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Species on the Move 2019 – An international conference series held in Skukuza, South Africa

By Martina Treurnicht, Postdoctoral Researcher, SAEON Fynbos Node
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As a plant ecologist and biogeographer, Martina's current research focuses on studying relationships between species’ performance and the environment from a spatiotemporal demographic perspective

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Sunset over the Sabie River at Skukuza Rest Camp, Kruger National Park, where the Species on the Move 2019 conference was held (photo: Martina Treurnicht)

Climate change has affected a wide array of taxa and almost every ecosystem in the world.

With changing environmental conditions, species and their populations must either adapt or migrate, or else face extinction.

How are species and populations responding to ongoing climate change? How do we improve conventional approaches – such as species distribution models (SDMs) – to predict the future distributions of species? And, how do we safeguard our shifting biodiversity and changing ecosystems?

These are some of the questions asked at the international conference Species on the Move 2019 (SOTM 2019).

SOTM 2019, the second conference since the inaugural meeting in 2016, was held in Skukuza from 22–26 July. The event brought together researchers and natural resource managers that study global change impacts on biodiversity, and work on biodiversity management and conservation in this context.

Scientific programme

Studying species responses to global change is a rapidly developing research field in ecology, with associated cultural, social and economic dimensions. It is thus no easy task to assemble a scientific programme on this dynamic topic.

All of this was, however, well-addressed by an enticing scientific programme that constituted 14 thematic sessions relating to the inherent complexity (detection, impacts, prediction and adaptation) of studying global change impacts on marine and terrestrial biodiversity.

Invited plenary speakers presented their research with a notable emphasis on advancing current approaches to studying global change impacts on species by, for example, bringing together different data types, approaches across disciplines (e.g. global change ecology, experimental biogeography and evolution) and spatial scales. Doing so would help develop monitoring tools for detecting range shifts and bridge the paucity of taxonomic and spatiotemporal data hampering a comprehensive understanding of species responses to global change.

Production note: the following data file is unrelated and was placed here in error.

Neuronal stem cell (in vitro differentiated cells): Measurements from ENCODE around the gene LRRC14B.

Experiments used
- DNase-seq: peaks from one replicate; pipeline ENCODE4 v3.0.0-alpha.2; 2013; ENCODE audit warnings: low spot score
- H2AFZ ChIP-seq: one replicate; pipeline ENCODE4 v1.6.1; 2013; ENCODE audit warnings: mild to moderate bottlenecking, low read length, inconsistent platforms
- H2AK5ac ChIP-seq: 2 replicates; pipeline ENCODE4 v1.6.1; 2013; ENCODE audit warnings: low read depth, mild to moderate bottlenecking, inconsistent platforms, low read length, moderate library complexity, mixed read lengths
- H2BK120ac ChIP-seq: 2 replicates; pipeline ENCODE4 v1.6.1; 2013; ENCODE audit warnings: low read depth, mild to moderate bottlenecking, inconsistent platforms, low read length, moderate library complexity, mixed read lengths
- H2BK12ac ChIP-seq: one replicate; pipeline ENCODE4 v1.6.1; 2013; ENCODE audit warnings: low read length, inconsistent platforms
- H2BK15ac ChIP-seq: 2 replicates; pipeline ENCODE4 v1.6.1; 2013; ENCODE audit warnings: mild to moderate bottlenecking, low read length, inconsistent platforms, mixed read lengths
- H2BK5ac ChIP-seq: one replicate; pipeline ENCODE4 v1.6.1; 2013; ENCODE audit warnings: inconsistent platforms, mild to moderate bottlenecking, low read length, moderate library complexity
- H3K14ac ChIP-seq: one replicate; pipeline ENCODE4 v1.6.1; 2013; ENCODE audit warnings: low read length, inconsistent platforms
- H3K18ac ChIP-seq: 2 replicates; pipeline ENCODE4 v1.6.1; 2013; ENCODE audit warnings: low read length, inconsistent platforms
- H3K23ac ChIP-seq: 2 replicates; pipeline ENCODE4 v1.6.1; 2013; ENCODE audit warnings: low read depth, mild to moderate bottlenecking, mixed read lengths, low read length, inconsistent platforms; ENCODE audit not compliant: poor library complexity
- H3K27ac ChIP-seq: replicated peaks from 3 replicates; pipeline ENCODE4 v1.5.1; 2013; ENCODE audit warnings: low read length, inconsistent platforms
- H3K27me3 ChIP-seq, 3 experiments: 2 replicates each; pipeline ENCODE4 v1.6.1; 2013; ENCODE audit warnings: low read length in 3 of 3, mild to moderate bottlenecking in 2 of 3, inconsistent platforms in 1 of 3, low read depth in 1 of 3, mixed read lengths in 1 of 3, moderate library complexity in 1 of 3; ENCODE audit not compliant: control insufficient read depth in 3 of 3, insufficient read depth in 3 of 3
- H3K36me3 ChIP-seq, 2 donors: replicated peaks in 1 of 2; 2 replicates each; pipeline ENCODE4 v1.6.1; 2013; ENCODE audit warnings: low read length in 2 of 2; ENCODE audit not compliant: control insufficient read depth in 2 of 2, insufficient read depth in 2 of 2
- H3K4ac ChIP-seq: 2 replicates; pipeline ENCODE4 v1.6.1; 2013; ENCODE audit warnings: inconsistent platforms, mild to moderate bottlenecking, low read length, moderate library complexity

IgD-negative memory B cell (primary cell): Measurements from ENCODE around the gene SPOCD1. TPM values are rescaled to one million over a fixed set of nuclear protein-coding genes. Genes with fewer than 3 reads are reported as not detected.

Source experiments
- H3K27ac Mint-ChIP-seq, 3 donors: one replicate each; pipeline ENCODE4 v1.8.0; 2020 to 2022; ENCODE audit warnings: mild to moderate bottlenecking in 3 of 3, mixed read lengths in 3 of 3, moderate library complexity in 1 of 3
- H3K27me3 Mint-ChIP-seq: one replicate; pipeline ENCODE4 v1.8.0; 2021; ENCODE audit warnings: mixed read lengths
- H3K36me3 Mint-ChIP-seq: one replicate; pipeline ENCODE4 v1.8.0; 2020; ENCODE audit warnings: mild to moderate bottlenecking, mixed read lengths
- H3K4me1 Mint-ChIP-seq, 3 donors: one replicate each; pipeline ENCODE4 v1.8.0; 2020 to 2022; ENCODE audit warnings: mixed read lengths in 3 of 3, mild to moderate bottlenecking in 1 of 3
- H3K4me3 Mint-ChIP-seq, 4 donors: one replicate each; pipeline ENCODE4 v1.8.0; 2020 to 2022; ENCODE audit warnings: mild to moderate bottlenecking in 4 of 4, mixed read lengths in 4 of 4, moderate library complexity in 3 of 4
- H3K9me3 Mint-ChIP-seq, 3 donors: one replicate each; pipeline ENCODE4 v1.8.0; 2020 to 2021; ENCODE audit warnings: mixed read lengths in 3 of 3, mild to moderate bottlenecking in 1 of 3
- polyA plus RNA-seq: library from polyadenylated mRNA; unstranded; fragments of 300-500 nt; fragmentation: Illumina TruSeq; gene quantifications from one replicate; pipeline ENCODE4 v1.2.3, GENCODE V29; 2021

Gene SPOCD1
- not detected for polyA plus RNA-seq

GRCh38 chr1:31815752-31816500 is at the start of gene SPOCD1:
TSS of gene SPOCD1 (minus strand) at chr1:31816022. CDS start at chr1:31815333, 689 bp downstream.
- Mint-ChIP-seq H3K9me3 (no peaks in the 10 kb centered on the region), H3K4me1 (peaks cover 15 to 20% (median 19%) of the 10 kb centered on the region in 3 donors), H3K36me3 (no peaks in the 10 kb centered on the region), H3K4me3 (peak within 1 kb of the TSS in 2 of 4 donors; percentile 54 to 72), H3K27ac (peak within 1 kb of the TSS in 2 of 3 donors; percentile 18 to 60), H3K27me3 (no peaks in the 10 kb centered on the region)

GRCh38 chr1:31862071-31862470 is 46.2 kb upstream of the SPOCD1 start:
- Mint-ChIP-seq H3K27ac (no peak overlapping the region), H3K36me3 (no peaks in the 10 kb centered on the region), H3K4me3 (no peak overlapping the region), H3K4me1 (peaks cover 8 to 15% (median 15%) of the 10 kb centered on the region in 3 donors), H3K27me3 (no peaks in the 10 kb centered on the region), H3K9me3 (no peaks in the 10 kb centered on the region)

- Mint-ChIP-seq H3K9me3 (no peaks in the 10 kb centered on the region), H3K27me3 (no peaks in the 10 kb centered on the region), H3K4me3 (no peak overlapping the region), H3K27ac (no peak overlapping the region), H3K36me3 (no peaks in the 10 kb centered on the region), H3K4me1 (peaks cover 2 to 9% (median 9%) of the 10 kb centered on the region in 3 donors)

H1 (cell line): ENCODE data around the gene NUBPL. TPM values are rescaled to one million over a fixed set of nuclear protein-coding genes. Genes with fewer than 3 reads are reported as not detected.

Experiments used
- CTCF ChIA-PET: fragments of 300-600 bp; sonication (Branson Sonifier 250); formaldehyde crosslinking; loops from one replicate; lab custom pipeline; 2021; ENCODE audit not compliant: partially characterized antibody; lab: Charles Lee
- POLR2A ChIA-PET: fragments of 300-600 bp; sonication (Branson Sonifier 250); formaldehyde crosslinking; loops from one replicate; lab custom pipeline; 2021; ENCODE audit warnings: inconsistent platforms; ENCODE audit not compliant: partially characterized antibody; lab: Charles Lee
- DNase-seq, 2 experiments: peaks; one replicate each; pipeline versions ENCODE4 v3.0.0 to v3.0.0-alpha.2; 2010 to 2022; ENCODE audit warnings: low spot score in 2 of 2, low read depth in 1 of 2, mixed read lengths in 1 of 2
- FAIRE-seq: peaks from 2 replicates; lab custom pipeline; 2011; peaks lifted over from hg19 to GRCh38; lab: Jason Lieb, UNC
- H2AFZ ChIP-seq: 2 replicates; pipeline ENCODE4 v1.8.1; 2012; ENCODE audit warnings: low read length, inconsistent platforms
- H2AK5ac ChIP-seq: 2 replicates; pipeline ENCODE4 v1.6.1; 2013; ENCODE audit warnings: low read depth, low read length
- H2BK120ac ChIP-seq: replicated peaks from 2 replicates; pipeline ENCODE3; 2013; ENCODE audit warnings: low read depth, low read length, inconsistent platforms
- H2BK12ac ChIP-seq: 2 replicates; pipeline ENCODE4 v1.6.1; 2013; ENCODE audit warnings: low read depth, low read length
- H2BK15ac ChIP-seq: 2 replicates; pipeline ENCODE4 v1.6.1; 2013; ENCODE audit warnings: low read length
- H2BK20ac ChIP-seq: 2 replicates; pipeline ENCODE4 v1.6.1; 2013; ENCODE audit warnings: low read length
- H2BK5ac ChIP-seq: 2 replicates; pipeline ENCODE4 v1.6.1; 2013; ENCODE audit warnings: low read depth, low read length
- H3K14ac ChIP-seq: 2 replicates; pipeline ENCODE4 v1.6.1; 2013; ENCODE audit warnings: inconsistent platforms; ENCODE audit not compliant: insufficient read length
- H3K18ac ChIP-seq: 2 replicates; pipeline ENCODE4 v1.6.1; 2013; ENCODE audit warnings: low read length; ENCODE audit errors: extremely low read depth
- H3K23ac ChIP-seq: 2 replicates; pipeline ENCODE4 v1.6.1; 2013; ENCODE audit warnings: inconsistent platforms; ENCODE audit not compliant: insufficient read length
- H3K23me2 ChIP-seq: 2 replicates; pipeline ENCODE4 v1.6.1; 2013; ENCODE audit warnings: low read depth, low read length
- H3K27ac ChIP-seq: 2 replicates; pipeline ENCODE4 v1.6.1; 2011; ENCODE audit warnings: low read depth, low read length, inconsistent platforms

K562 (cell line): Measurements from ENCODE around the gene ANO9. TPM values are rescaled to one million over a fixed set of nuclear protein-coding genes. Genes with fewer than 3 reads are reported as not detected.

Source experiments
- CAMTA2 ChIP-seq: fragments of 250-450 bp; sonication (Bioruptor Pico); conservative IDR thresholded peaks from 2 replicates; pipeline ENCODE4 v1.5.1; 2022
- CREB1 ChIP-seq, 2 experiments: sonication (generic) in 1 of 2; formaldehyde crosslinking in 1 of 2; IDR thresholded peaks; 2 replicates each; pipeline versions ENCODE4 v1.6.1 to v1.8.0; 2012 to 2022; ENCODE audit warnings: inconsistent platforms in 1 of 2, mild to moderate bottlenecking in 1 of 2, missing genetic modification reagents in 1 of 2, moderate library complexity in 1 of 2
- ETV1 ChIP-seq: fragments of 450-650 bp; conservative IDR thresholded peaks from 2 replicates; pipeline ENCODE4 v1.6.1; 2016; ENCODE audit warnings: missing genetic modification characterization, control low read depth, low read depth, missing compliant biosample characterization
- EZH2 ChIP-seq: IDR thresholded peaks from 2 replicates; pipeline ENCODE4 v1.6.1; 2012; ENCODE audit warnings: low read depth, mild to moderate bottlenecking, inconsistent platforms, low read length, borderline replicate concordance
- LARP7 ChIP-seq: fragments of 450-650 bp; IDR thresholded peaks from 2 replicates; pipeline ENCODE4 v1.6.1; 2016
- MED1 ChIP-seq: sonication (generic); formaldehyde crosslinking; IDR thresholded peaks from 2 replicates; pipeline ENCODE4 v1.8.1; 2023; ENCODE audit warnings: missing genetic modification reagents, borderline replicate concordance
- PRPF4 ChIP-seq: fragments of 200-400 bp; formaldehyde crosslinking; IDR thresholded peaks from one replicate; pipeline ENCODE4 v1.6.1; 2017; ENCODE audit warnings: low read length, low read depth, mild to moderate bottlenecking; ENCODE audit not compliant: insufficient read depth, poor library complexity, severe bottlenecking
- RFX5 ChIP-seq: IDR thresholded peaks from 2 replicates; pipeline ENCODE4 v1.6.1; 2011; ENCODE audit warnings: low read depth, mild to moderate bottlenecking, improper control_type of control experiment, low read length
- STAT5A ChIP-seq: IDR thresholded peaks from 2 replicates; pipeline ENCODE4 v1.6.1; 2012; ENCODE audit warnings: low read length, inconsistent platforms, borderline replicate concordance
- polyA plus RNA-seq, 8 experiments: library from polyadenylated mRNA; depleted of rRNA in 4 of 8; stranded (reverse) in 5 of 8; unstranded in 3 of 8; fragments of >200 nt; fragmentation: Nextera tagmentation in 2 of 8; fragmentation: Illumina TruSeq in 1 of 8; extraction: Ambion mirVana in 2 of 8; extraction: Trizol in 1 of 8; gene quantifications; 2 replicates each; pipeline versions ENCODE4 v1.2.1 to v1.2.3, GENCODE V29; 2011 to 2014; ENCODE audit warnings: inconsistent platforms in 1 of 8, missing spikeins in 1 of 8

As a plant ecologist and biogeographer, my current research focuses on studying relationships between species’ performance and the environment from a spatiotemporal demographic perspective. I was thus most interested in talks about detecting species redistributions and attributing these to specific drivers, incorporating mechanisms and interspecific interactions into models of species range shifts, and dealing with uncertainty in predicting the responses of species under climate change.

I presented work from my PhD research (2018) on the “Geographical variation in sensitivity to wildflower harvesting” to show how demography, the environment and harvesting jointly interact to affect the viability of Proteaceae species across their geographical ranges.

Conference highlights

The conference kicked off with a series of pre-conference workshops and a prestigious conference opening, where delegates were addressed by HSH Prince Albert II of Monaco, who emphasised the importance of mitigating the effects of climate change and safeguarding biodiversity, which are key domains of action of his Foundation that was established in 2006.

Other conference highlights that provided valuable networking opportunities included an evening poster session that constituted more than 50 theme-specific posters, focused sessions for early-career researchers on perfecting their science communication skills and growing their research network, and sunset safaris to enjoy the outdoors! By the end of the marathon week I was inspired by the excellent science presented and the many new connections formed at Species on the Move 2019.

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More than 50 theme-specific posters constituted the poster session held in the foyer of the Nombolo Mdhluli Conference Centre in Skukuza (photo: Martina Treurnicht)

The next conference will be held in 2022 in Florida, United States of America. Keep an eye on the conference website or follow the twitter account @SpeciesOnTheMov for regular updates.

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